not the myth. they were asked to separate the myths from the facts. This myth cherry picks the data . you often have to mention it otherwise. In this case. Hence the backfire effect is real. see Page 5) 2 . the memory of the details faded and all people remembered was the myth without the “tag” that identified it as false. This has led a number of scientists to independently conclude that the sun cannot be the cause of recent global warming. people remembered the details that debunked the myth and successfully identified the myths. when queried 30 minutes after reading the flyer. Your debunking should begin with emphasis on the facts. Your goal is to increase p e o p l e ’ s familiarity with the facts.showing past periods when sun and climate move together but ignoring the last few decades when the two diverge. how will people know what you’re talking about? However. Sun and climate are going in opposite directions. communicate your core fact in the headline. people successfully identified the myths. The best approach is to focus on the facts you wish to communicate Example of debunking a climate myth Sun and climate are going in opposite directions Over the last few decades of global warming. Immediately after reading the flyer. FACT FACT FACT FACT MYTH FACT FACT FACT FACT FACT FACT FACT FACT FACT FACT FACT FACT MYTH FACT FACT FACT FACT FACT FACT FACT FACT FACT FACT FACT FACT FACT FACT FACT MYTH Not mentioning the myth is sometimes not a practical option. This effect is particularly strong in older adults because their memories are more vulnerable to forgetting of details. some people actually scored worse after reading the flyer. avoid mentioning the myth altogether while correcting it. bold letters is the last thing you want to do. As time passed.5 Afterwards. the best approach is to focus on the facts you wish to communicate. When seeking to counter misinformation. the emphasis of the debunking should be on the facts. When asked immediately after reading the flyer. however. One of the most common and persistent climate myths is that the sun is the cause of global warming. The driving force is the fact that familiarity increases the chances of accepting information as true. Instead. Core fact emphasised in headline Core facts reinforced in initial text Myth Explaining how the myth misleads (alternative explanation. How does one avoid causing the Familiarity Backfire Effect? Ideally. this makes people more familiar with the myth and hence more likely to accept it as true. the sun has shown a slight cooling trend. However. The debunking reinforced the myths. people were shown a flyer that debunked common myths about flu vaccines.The Familiarity Backfire Effect To debunk a myth. Does this mean debunking a myth might actually reinforce it in people’s minds? To test for this backfire effect. The often-seen technique of headlining your debunking with the myth in big.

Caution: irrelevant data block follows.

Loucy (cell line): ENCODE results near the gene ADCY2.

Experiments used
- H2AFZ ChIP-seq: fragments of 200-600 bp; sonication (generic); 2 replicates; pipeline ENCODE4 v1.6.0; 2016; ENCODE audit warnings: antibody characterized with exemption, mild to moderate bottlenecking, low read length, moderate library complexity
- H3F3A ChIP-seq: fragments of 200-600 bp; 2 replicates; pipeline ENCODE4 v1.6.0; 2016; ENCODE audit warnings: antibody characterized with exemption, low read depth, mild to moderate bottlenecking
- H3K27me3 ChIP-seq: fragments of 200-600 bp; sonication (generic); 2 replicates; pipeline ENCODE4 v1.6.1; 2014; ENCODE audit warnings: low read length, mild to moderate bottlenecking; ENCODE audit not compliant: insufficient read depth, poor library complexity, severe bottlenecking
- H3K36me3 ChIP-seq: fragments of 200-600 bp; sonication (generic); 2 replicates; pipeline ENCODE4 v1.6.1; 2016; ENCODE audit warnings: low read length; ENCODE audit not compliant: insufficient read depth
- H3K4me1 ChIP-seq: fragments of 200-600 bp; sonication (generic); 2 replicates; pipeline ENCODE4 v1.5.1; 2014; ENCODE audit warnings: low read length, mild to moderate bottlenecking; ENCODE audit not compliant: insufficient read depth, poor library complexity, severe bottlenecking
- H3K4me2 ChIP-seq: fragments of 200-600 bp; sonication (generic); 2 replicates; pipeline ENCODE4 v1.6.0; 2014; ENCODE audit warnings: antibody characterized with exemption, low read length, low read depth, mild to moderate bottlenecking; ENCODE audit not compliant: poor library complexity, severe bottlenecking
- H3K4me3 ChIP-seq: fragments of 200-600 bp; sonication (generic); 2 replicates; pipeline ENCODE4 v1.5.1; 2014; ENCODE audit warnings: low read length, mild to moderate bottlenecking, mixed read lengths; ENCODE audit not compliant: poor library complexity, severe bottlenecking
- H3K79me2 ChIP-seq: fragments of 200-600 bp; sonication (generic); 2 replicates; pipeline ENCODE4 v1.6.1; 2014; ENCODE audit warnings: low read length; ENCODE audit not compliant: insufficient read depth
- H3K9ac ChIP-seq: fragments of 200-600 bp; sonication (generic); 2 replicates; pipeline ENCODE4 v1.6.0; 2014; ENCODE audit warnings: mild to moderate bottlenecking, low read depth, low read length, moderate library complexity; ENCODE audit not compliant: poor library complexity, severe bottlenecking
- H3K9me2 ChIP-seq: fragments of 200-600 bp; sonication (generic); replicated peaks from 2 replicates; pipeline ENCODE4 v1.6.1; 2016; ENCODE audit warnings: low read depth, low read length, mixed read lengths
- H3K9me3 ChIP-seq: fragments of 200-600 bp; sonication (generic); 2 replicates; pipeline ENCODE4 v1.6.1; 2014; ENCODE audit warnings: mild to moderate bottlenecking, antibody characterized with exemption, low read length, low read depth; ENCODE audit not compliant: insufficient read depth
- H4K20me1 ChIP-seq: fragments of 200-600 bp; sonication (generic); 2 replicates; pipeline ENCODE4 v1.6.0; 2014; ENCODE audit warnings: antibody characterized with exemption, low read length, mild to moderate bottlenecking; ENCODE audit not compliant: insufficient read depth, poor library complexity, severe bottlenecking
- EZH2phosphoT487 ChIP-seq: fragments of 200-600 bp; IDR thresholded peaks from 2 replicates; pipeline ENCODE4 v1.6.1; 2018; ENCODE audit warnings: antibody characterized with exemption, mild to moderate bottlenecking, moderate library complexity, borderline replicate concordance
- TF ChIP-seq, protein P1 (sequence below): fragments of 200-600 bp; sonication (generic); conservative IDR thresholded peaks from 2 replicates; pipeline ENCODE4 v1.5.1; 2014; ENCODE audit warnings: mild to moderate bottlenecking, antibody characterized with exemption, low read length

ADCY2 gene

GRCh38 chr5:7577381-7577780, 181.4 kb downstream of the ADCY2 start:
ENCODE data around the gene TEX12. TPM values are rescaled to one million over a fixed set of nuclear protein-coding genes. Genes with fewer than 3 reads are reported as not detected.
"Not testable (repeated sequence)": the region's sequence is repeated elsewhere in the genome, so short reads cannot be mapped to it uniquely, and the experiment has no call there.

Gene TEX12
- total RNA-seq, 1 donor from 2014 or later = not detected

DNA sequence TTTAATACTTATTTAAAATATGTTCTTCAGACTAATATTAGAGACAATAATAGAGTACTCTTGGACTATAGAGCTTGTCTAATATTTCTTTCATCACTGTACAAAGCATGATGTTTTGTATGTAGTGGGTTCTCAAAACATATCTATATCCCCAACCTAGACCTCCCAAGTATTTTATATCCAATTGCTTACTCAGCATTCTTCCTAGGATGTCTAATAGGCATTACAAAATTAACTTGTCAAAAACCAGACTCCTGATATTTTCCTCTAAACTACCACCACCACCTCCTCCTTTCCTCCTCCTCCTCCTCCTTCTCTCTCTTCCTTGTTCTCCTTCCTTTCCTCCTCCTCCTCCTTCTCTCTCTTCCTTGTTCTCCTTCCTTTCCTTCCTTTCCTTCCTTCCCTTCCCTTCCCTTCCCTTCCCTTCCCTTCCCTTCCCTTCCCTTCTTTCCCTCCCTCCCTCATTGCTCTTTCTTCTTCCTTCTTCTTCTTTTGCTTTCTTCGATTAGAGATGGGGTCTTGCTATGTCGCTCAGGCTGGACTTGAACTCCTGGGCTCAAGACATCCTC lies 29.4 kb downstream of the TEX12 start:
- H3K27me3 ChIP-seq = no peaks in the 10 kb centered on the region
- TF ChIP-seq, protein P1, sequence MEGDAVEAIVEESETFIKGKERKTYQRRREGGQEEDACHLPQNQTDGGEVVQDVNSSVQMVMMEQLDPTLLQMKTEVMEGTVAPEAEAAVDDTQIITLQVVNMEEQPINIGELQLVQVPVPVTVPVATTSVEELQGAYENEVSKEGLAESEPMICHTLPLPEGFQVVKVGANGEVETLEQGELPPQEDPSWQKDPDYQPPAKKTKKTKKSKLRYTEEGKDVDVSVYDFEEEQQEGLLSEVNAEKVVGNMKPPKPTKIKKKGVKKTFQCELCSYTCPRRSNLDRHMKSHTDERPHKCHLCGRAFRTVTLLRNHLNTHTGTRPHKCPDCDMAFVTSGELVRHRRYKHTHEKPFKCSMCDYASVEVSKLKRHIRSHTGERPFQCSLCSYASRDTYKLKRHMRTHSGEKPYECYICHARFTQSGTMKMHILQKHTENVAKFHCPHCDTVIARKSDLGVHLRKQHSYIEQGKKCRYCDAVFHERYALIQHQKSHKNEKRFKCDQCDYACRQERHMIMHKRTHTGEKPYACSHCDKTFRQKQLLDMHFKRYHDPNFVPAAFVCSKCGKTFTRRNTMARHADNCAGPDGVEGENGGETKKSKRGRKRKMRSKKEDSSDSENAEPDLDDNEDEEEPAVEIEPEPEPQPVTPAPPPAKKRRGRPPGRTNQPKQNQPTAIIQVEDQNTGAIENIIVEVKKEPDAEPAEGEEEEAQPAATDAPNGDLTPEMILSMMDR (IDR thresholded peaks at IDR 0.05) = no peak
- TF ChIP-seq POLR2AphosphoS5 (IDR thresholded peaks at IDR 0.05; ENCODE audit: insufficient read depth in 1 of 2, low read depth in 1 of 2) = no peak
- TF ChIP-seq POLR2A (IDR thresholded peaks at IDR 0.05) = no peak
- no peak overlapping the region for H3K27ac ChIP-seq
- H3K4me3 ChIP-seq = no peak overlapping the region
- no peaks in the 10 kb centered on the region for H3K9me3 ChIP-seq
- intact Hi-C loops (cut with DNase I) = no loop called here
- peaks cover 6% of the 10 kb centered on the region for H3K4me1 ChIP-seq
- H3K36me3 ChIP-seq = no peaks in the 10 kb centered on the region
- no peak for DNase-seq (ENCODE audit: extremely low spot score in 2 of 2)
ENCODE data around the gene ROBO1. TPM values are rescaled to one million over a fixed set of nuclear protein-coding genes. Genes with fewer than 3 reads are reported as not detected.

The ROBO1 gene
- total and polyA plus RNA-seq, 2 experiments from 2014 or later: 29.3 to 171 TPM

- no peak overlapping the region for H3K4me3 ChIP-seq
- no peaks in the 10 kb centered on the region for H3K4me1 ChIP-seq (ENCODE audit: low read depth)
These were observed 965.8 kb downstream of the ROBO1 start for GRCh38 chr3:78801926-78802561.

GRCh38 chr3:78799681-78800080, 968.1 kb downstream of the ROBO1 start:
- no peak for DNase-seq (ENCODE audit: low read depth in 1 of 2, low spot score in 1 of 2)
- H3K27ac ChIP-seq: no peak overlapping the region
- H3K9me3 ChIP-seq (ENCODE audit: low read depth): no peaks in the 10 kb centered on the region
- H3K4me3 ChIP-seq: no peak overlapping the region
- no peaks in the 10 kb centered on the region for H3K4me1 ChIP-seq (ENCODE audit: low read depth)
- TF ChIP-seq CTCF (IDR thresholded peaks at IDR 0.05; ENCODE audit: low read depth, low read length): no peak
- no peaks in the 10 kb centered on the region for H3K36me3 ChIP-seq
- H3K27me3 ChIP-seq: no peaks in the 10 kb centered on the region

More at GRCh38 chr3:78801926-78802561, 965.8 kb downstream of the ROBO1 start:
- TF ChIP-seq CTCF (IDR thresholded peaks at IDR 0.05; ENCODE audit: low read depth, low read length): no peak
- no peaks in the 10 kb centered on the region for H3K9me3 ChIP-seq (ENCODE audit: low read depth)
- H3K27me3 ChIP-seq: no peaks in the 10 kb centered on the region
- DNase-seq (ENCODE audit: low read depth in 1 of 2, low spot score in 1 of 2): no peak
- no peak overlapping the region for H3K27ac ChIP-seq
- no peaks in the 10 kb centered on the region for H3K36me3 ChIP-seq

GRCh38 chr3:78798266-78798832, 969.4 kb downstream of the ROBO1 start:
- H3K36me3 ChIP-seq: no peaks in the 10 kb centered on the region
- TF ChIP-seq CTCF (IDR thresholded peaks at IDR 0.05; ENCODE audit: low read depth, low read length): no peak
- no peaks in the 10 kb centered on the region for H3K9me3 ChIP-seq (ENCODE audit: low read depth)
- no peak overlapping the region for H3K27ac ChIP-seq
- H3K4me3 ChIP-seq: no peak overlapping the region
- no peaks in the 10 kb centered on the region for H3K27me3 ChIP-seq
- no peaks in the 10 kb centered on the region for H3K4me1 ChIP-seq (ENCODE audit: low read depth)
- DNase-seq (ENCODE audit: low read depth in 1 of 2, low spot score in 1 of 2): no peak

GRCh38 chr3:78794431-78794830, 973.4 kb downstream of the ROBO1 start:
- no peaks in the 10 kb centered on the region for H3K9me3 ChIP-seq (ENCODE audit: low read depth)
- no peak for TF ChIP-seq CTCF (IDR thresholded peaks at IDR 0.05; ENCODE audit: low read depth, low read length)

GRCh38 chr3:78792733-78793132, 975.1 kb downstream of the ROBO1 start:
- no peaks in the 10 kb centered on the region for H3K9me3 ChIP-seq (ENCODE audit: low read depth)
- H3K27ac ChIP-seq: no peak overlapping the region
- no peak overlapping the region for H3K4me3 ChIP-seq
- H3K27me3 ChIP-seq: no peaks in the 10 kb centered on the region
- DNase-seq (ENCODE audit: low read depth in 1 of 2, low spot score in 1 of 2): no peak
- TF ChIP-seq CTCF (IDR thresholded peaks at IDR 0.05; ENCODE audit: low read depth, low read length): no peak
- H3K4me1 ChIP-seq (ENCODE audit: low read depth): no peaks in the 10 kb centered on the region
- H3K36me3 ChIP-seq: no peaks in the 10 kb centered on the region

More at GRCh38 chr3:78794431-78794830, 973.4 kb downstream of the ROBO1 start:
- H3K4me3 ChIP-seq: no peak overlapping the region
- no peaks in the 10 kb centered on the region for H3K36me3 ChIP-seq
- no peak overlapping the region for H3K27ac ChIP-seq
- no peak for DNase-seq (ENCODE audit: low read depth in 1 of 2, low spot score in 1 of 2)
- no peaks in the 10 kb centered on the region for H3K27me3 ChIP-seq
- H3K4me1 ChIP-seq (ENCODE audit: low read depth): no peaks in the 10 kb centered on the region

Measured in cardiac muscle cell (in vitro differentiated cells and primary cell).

we gain the best of both worlds by publishing rebuttals at several levels. easy to understand and succinct. At Skeptical Science.7 The Overkill Backfire Effect occurs because processing many arguments takes more effort than just considering a few. or “Study shows that MMR vaccines are safe. Basic versions are written using short.9 Common wisdom is that the more counterarguments you provide. mean and easy to read.. short sentences. When it comes to refuting misinformation. More technical Intermediate and Advanced versions are also available with more technical language and detailed explanations. which suggests that people hold erroneous views because they don’t have all the information. Generating three arguments. Select a level. plain English text and simplified graphics. Scientists have long followed the principles of the Information Deficit Model. Basic Intermediate Advanced Over the last few decades of global warming.The Overkill Backfire Effect One principle that science communicators often fail to follow is making their content easy to process. less can be more. MYTH FACT FACT FACT FACT FACT FACT FACT FACT FACT FACT FACT FACT The solution is to keep your content lean. Information that is easy to process is more likely to be accepted as true. That means easy to read. Adhere instead to the KISS principle: Keep It Simple. Use simple language. Stupid! A simple myth is more cognitively attractive than an overcomplicated correction MYTH MYTH FACT FACT FACT FACT Having your cake and eating it too Writing at a simple level runs the risk of sacrificing the complexities and nuances of the concepts you wish to communicate.7 Merely enhancing the colour contrast of a printed font so it is easier to read. subheadings and paragraphs. sun and climate have been going in opposite directions 3 . Avoid dramatic language and derogatory comments that alienate people. such as “97 out of 100 climate scientists agree that humans are causing global warning”.. It turns out that the opposite can be true. for example. can be more successful in reducing misperceptions than generating twelve arguments.” Use graphics wherever possible to illustrate your points. The icons used on ski runs are used as visual cues to denote the technical level of each rebuttal. which can end up reinforcing the initial misperception. Stick to the facts. the more successful you’ll be in debunking a myth. can increase people’s acceptance of the truth of a statement. Making your content easy to process means using every tool available. A simple myth is more cognitively attractive than an over-complicated correction. But too much information can backfire. End on a strong and simple message that people will remember and tweet to their friends. for example.